The thing we want to know is which law schools saw matriculant/application ratios increase while their acceptance rates also rose to prevent an enrollment shortfall. Taking the annualized rate of change between the two years for both statistics, we get the following chart:
To interpret this scatter/splatter plot, a majority of law schools (118) in this period saw a decline in their matriculant/applicant ratio, and in a time of increased matriculants and applications, this means most law schools did well, as we'd expect. So which law schools are way out there in the upper right? Going from right to left:
• Valparaiso (+37 percent acceptance rate, +31 percent matriculation/application ratio)
• Toledo (+29 percent, +15 percent)
• Rutgers-Camden* (+28 percent, +34 percent)
• Quinnipiac (+17 percent, +24 percent)
• Appalachian (+16 percent, +5 percent)
• Nebraska (+13 percent, +15 percent)
• North Dakota (+11 percent, +11 percent)
• Northern Illinois (+10 percent, +10 percent)
• Liberty (+9 percent, +7 percent)
• Western State (+9 percent, +14 percent)
This hearing will examine how the current tax system affects U.S. manufacturers, including U.S.-based public and closely held companies as well as foreign-owned U.S. manufacturers, and how comprehensive tax reform might affect their ability to expand and create jobs.
- Kim Beck (Association for Manufacturing Technology)
- Heather Boushey (Senior Economist, Center for American Progress)
- Diane Dossin (Chief Tax Officer, Ford Motor Company)
- Susan L. Ford (Vice President of Tax, Corning Inc.)
- Henry W. Gjersdal, Jr. (Vice President of Tax and Real Estate, 3M)
- Ralph E. Hardt (President, Jagemann Stamping Company)
- Hugh Spinks (Vice President of Tax, Air Liquide USA Inc.)
In connection with the hearing, the Joint Committee on Taxation has released Background and Present Law Relating to Manufacturing Activities Within the United States (JCX-61-12):
This document ... describes and analyzes present Federal income tax rules applicable to businesses with respect to capital cost recovery, expensing provisions, tax credits related to capital investment, the treatment of research and development costs (including the research tax credit), and the treatment of income from domestic qualified production activities. Data from 2009 show that the manufacturing sector accounts for the largest share of depreciation deductions at $195.7 billion (27.5% of all such claims in 2009). Included in the $195.7 billion amount is $3.6 billion in section 179 deductions (7.0% of all such claims) and $40.7 billion in bonus depreciation deductions (20.0% of all such claims). Taxpayers claimed $14.2 billion of deductions for domestic production activities in 2009, almost two-thirds of which ($8.9 billion) was claimed by taxpayers in the manufacturing sector. Taxpayers in the manufacturing sector also claimed $5.6 billion in research credits (68.6% of all such claims in 2009).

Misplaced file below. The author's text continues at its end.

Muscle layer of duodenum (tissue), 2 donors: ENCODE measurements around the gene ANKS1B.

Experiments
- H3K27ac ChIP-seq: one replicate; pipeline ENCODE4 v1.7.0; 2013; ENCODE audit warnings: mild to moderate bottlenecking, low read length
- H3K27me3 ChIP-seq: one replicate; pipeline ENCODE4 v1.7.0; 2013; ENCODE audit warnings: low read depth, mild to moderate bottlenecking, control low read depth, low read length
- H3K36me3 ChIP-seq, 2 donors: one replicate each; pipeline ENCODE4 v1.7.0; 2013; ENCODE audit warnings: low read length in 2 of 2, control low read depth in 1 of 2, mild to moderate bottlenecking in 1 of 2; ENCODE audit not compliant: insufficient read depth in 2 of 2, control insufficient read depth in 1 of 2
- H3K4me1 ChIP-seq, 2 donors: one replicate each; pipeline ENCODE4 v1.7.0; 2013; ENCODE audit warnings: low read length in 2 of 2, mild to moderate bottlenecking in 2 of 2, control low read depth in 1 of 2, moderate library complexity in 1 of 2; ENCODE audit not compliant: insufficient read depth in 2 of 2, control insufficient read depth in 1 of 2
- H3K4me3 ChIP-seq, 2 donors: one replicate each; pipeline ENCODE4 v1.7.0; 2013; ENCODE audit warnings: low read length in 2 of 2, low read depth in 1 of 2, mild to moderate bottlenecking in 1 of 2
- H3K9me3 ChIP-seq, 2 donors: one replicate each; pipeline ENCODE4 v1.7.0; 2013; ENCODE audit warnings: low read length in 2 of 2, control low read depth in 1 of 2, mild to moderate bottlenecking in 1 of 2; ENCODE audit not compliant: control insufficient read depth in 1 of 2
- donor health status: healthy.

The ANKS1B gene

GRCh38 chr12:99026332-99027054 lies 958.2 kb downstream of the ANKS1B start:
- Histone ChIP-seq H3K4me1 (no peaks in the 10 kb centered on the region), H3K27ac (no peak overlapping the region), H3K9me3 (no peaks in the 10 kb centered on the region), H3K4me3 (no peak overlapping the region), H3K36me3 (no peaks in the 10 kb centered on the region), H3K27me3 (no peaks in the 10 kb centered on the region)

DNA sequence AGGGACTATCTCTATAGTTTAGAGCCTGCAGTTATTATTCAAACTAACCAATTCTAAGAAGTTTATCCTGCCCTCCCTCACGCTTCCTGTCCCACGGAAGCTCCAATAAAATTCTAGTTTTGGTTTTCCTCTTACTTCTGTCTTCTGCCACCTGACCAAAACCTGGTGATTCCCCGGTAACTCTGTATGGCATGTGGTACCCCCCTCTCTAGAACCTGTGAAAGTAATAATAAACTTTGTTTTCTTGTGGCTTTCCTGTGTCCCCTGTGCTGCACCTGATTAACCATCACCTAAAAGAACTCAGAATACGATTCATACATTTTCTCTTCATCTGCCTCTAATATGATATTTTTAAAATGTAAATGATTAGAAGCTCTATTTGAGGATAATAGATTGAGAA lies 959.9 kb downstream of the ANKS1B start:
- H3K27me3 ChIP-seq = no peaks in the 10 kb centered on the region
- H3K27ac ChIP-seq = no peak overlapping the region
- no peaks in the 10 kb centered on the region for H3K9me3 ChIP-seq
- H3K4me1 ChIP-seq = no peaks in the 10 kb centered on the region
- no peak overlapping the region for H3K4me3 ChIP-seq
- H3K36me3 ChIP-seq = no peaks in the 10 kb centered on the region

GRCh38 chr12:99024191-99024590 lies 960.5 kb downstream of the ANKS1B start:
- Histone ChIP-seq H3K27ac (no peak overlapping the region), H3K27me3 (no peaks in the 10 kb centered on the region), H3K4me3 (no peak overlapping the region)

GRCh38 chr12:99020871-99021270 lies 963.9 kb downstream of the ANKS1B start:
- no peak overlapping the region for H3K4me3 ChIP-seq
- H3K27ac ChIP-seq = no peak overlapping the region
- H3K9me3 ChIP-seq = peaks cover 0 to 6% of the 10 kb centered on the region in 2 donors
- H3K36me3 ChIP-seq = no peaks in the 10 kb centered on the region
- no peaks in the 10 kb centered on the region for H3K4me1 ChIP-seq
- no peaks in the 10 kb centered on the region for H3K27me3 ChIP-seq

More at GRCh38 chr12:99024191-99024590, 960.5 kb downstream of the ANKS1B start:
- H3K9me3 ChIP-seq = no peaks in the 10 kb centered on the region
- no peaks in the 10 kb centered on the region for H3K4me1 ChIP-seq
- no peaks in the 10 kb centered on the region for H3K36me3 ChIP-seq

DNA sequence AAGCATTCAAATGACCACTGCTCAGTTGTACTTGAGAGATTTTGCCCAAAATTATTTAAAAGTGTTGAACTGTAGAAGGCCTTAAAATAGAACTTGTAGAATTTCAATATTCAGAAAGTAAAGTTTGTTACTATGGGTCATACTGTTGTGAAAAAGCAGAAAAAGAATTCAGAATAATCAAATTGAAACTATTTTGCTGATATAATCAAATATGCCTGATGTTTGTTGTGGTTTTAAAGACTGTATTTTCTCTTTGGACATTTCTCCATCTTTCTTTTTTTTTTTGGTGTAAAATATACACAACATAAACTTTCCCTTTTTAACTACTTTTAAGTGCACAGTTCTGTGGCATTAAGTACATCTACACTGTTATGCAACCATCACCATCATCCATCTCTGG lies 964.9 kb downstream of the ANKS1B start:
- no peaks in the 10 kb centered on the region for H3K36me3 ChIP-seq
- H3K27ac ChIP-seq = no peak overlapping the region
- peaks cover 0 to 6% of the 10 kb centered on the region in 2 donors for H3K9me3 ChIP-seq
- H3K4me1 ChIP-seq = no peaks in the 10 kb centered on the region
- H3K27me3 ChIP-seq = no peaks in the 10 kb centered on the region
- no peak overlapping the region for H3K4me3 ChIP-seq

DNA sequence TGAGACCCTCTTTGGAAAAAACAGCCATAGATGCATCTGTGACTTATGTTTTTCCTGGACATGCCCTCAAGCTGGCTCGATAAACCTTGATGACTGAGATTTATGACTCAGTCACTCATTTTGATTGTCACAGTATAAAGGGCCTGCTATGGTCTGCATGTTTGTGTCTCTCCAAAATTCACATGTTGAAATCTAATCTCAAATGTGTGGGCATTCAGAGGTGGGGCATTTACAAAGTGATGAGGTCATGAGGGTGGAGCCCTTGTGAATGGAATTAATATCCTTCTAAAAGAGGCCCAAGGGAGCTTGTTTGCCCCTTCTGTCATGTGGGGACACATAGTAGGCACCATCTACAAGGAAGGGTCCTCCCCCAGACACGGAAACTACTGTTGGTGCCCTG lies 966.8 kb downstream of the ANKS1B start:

Arizona State is hosting the 4th Annual Aspiring Law Professors Conference on September 15:
Designed for Visiting Assistant Professors, Fellows and others who plan to go on the academic teaching market, but valuable to anyone considering a career as a law professor.
- Learn to succeed in the entry-level law teaching market
- Obtain an insiders perspective on the appointments process from faculty with extensive hiring experience
- Participate in a mock interview or mock job talk and gain feedback from law professors
Wednesday, July 18, 2012
There are over 140,000 law students in the 201 ABA accredited law schools in the US. According to the Public Interest Research Group (PIRG), higher education students spend an average of $1100 per year on books. Do the math and this comes out to 140,000 x $1100 = $154,000,000.
What if most of the books that students need for law school were free? Well, obviously, this would save students the cost of purchasing $154,000,000 worth of books each and every year.
How can this be done?
What if every law school in the country – all 201 of the ABA accredited law schools – nominated just one faculty at that law school to write a casebook and donated that book, in electronic format, to the commons under a Creative Commons license. The cost to law schools would not be zero, but collectively, the value to law students would be enormous.
The basic plan would be thus…
Every law school puts forth a Fellow who will participate in a team of faculty to write a casebook in a substantive area of law over 12 months.
The law school gives the Fellow leave from teaching a course or an institutional stipend for writing the book. The details are to be worked out between the school and the Fellow.
These 201 Fellows form the first cadre of a three year, 100 casebook effort.
Faculty will form Fellowship Teams to work on a book together to share the workload and provide collaborative feedback and quality control to each other. The assumption here is 3 authors per book, so 201 law schools = 67 books and 50% completion/attrition, so 33-34 new books per year x 3 years = 100 books.
A web-based service to enable Fellows to setup their teams or find others who want to write in the same subject area … a kind of Match.com for casebook authors. CALI could help with this.